There is growing tension within the Obama administration’s health team over who will control health data exchange: everyone (including consumers and their doctors), or just large provider organizations. The public debate will be framed in terms of privacy, security, and the adequacy of current exchange standards. But what really matters is who gets to make decisions about where health data resides, how it can be accessed, how much exchange will cost, and how long it will take for exchange to become routine.
Now is a good time to re-visit the plans for a National Health Information Network (NHIN), since we can finally observe and compare different health data sharing and exchange models in the marketplace. NHINs represent an older model that tries to use regional health information organizations (RHIOs) to establish secure networks, privately owned and operated by large provider organizations, mostly hospitals and health systems. The idea was that, over time, each private regional network would develop a gateway to other networks, creating a “network of networks” that would allow Stanford to talk to Partners Health, or Kaiser to Mayo. This communications model was enterprise/provider-centric. Patients/consumers were relegated to depending upon each RHIO’s policies for access to their health information. It was also a massively expensive and time consuming – think decades – way to build a health data network.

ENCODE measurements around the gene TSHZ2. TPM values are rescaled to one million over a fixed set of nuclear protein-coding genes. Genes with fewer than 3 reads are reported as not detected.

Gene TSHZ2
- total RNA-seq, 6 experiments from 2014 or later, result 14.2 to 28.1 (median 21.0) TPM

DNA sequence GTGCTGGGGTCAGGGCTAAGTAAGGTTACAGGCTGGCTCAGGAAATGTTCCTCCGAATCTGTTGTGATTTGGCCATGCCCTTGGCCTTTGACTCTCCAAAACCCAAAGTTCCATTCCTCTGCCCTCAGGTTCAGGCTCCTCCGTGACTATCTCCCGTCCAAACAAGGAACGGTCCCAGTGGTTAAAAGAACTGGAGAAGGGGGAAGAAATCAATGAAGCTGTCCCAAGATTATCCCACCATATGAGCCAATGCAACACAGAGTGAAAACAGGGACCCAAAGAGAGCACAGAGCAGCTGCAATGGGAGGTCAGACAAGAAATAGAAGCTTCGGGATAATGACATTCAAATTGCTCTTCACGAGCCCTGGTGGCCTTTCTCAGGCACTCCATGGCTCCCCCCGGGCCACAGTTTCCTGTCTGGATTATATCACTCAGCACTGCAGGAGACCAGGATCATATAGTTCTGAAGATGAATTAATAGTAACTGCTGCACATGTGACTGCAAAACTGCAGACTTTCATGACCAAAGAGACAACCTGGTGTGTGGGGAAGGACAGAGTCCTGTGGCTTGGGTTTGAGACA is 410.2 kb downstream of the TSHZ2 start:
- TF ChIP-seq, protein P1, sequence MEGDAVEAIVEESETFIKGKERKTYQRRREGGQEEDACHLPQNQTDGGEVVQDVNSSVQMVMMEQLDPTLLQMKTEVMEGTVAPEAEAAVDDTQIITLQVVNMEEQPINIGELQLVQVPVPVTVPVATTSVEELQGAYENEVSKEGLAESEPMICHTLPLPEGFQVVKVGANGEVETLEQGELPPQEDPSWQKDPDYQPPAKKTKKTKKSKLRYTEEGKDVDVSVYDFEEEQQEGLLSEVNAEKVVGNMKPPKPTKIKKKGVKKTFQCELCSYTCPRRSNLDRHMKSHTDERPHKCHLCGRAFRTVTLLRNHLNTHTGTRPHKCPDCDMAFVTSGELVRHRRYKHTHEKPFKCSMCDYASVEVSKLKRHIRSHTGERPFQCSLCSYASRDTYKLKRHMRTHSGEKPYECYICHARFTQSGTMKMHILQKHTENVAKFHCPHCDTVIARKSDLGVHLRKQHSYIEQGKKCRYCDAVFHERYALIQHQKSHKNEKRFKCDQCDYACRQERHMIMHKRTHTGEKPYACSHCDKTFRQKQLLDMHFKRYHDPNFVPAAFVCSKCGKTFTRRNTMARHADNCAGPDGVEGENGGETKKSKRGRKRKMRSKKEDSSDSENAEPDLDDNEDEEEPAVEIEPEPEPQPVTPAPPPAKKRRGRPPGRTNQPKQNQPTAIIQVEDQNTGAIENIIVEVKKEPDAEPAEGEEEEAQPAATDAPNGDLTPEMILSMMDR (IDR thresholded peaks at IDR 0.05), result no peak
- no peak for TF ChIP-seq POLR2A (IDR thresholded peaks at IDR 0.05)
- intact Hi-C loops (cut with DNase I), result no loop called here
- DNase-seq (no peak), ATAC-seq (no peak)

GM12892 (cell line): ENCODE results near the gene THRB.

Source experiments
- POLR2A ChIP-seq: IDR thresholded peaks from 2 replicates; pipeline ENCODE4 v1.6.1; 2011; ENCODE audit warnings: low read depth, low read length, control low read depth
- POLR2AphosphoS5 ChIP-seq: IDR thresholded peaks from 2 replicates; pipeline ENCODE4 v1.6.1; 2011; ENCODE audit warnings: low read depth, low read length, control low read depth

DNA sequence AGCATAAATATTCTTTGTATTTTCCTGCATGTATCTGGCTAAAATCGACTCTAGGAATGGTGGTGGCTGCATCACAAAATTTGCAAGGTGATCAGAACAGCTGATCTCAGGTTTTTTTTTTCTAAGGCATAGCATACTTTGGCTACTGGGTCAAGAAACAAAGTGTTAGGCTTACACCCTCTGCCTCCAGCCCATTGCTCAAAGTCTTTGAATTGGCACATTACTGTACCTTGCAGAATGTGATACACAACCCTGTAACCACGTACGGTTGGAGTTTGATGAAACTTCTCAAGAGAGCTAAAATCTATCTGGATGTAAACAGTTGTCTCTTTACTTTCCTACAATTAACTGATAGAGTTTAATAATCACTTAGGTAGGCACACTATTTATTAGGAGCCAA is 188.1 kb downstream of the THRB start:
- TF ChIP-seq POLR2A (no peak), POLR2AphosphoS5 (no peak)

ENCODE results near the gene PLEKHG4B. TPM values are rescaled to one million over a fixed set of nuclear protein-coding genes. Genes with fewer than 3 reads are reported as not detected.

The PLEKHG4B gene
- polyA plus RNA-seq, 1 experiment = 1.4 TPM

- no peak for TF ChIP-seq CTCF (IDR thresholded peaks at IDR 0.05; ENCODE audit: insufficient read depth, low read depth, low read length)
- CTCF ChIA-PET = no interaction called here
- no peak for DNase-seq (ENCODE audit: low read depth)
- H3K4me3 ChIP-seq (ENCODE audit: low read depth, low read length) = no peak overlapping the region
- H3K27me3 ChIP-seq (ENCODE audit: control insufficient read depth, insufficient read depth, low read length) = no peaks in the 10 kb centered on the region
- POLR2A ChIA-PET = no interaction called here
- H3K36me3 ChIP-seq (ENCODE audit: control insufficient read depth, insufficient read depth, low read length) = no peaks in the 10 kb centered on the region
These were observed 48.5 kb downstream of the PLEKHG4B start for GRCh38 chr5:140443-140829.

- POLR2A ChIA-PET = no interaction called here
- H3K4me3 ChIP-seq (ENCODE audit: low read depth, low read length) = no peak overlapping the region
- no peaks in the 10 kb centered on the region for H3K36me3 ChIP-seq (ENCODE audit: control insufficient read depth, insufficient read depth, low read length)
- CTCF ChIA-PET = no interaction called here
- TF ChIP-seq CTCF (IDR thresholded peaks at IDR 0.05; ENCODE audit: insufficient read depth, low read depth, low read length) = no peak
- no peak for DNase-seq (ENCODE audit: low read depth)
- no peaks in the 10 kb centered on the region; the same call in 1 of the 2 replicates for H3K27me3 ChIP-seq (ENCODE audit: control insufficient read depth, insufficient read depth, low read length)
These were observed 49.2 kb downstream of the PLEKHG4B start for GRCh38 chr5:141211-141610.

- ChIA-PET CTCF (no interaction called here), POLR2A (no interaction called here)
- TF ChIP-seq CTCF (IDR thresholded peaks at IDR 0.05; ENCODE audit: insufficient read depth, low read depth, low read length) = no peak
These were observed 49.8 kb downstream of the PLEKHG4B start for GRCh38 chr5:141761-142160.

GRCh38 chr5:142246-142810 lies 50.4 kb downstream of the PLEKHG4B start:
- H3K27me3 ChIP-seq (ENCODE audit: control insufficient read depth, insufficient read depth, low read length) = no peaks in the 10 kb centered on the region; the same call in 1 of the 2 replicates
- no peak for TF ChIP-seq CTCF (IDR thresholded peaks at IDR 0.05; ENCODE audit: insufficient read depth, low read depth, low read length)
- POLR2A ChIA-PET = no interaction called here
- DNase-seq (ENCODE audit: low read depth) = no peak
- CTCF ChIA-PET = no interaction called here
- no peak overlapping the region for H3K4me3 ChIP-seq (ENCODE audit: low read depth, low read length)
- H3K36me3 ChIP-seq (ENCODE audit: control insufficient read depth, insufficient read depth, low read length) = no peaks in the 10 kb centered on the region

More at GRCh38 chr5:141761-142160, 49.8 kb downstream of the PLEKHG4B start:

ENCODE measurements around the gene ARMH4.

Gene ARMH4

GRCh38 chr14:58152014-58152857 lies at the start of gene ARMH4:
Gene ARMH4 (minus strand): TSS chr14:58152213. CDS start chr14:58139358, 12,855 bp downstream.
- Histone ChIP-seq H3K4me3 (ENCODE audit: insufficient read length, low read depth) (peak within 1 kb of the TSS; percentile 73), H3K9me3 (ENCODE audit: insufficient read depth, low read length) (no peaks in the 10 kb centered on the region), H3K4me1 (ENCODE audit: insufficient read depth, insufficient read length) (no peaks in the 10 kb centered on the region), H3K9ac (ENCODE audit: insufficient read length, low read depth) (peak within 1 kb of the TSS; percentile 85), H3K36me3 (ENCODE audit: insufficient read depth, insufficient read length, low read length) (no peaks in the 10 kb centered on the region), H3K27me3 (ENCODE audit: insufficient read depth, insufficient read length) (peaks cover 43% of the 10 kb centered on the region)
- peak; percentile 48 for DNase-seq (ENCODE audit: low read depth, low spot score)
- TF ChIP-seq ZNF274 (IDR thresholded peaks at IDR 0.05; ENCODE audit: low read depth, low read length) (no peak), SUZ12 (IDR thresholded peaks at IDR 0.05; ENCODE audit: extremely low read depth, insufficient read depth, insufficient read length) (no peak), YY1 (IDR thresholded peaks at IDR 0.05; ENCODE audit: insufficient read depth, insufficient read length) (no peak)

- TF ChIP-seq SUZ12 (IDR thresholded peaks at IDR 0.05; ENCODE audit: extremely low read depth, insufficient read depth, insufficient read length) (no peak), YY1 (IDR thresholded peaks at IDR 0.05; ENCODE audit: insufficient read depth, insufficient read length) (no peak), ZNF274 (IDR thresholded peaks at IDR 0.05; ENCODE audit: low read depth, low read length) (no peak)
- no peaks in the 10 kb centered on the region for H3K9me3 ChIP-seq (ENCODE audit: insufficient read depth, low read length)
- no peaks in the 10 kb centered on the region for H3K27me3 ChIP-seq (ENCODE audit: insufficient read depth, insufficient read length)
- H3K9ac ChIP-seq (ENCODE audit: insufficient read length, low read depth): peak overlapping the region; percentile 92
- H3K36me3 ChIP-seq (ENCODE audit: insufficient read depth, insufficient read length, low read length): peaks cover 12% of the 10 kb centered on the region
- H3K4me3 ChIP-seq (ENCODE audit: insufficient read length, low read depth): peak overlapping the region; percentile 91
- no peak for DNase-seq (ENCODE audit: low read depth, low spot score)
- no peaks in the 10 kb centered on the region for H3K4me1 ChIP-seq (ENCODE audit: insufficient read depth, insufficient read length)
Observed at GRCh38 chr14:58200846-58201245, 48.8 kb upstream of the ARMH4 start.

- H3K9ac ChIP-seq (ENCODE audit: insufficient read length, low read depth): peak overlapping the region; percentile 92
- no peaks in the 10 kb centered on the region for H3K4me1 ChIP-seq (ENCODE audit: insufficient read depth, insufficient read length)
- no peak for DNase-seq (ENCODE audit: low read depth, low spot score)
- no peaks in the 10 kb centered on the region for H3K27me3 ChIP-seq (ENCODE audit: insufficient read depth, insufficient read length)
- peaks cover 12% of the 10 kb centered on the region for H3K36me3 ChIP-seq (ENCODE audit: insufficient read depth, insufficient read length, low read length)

Suppose a RHIO is in your area. Your health data from hospitals, outpatient clinics, and other settings associated with Health System A, are collected and combined with health data stored in similar settings in Health System B. Possibly Health Systems C, D, and E have also collaborated with A and B in this RHIO. Most RHIOs have cost or will cost many millions of dollars to build and operate. They were greatly encouraged by the Office of the National Coordinator under the Bush Administration, and have received additional support and funding under the ARRA/HITECH provisions that establish Health Information
Exchanges (HIEs). They generally create large database management systems housed in large data centers. They typically run on proprietary software, creating closed networks that may or may not permit access onto and off the Internet.
As an individual, you probably don’t have direct access to the RHIO data; only doctors and nurses are authorized to access your information. In most RHIOs, if you request access to your health information you must make the request the same way you would to your physician’s medical practice, and often you will receive the results on paper. Transfer of these medical records to another institution or to a new provider outside the RHIO is not possible in most cases, although some RHIOs and HIEs now permit patient accounts and viewing of selected data.
By contrast, the Health Internet is a more current model, centered on the patient/consumer. As the name implies, the Health Internet leverages the Web’s physical network and its open protocols and standards for health data exchange controlled by patients (and/or patient agents, like doctors, through authorized web services). The idea is to develop mechanisms that allow health information to pass easily across institutional and business boundaries, to anywhere it’s needed. The Health Internet builds on the same Internet infrastructure and conventions that under-gird the transactions of major industry sectors like banking, e-commerce, retail sales, home mortgage business, and media and entertainment. Because this infrastructure is largely already in place, although little-used by health care entities now, the Health Internet could grow and scale rapidly at very little cost.